16. GENERATED NOISE: WHITE NOISE (a) Thermal Noise or Johnson’s Noise: Noise power Pn= kT Δf : k= Boltzmann Constant Thevienien eq. ckt (1.38x10 -23 J/0K) Δf= Noise bandwidth, Hz T= temp, kelvin Rn + En RL 09/23/14 20

17. GENERATED NOISE: SHOT NOISE • (b) Shot Noise: Generated by internally by short time electrical events with in active devices. • In active devices electrons charge across pn junction, therefore move from one energy level to another. • Number of charge carrier define current in pn junction device. The no. of carrier per unit time fluctuate about average value, hence current noise or shot noise. • Discovered in 1918 by Schottky • Shot Noise RMS current Amps, rms e= charge of electron, coulomb Δf= noise bandwidth, Hz IDC= DC current flow, amps, 09/23/14 22

18. GENERATED NOISE: SHOT NOISE • (b) Shot Noise: BJT and semiconductor diodes generate shot noise, but there is not shot noise is FETs as there is no potential difference across the barrier across which carriers flow. • Shot noise Spectral Density: Noise power or noise current per unit of noise bandwidth A 2 / Hz e= charge of electron, coulomb Δf= noise bandwidth, Hz IDC= DC current flow, amps, Ist= Shot noise RMS current, amps 09/23/14 23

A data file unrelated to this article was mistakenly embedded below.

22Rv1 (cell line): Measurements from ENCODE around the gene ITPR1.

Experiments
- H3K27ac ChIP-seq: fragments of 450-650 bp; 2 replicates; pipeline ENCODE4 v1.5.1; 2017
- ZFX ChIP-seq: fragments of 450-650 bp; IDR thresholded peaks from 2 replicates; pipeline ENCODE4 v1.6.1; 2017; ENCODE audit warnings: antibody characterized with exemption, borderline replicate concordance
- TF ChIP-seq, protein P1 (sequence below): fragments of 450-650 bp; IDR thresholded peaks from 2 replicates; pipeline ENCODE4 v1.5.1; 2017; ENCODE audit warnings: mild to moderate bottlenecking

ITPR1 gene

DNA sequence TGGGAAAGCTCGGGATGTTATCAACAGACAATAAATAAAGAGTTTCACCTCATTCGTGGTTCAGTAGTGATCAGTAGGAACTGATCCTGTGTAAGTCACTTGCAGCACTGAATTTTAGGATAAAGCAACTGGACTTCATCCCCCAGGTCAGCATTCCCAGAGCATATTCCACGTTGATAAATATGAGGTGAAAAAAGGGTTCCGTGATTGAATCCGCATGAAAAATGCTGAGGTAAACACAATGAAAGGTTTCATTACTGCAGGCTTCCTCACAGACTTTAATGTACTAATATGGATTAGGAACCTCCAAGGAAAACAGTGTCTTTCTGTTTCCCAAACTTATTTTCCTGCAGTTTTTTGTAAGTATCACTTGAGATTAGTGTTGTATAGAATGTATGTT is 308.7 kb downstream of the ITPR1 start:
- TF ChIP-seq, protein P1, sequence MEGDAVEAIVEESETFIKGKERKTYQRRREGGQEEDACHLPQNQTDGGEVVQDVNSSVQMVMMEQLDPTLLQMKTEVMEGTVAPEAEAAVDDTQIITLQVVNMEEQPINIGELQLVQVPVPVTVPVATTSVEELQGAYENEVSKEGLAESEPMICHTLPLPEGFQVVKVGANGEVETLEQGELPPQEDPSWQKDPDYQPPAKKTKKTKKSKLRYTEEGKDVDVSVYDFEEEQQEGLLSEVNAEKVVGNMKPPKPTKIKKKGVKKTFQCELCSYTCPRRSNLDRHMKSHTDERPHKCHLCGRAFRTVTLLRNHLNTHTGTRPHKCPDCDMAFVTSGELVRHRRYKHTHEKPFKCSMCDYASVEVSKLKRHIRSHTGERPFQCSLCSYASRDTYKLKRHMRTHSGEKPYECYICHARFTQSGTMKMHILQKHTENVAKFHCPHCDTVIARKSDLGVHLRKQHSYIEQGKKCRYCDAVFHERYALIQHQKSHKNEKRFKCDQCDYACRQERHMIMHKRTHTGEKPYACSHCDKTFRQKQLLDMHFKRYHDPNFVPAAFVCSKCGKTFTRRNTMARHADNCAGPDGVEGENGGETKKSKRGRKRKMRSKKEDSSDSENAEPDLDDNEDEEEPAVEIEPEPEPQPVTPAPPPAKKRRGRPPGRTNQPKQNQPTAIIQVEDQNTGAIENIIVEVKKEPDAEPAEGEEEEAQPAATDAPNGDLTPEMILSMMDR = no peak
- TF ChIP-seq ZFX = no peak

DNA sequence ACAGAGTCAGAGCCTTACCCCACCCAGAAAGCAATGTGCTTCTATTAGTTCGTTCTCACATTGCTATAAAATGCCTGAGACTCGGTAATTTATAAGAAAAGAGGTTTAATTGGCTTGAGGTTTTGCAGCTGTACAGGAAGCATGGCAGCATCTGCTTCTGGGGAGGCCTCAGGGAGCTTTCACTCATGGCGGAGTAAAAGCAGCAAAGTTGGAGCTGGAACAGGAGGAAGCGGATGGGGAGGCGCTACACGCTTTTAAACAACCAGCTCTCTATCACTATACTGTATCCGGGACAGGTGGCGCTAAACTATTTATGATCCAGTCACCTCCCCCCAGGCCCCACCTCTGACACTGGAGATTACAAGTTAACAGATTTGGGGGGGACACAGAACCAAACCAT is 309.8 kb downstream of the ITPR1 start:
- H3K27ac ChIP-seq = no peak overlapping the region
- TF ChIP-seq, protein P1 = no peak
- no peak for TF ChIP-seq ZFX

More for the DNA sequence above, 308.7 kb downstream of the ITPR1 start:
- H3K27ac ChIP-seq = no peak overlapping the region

19. OTHER GENERATED NOISES • (c) Avalanche Noise: Similar to shot noise. Happens in Zener Diode circuits when they are biased in breakdown region. • Avalanche noise is much greater than shot noise for same IDC, as volume of charge carrier crossing breakdown region are large. • (d) Contact Noise: Happens due to fluctuating resistances, at imperfect contacts between elements at a junction in a circuit. • Occurs at contacts in relays, switches, resistors, diodes, BJTs, FETs. • Also known as Flicker Noise or Low Freq Noise. 09/23/14 24

20. SOURCES OF NOISE Under MPT Rn=RT & max noise power will be delivered to load P 09/23/14 25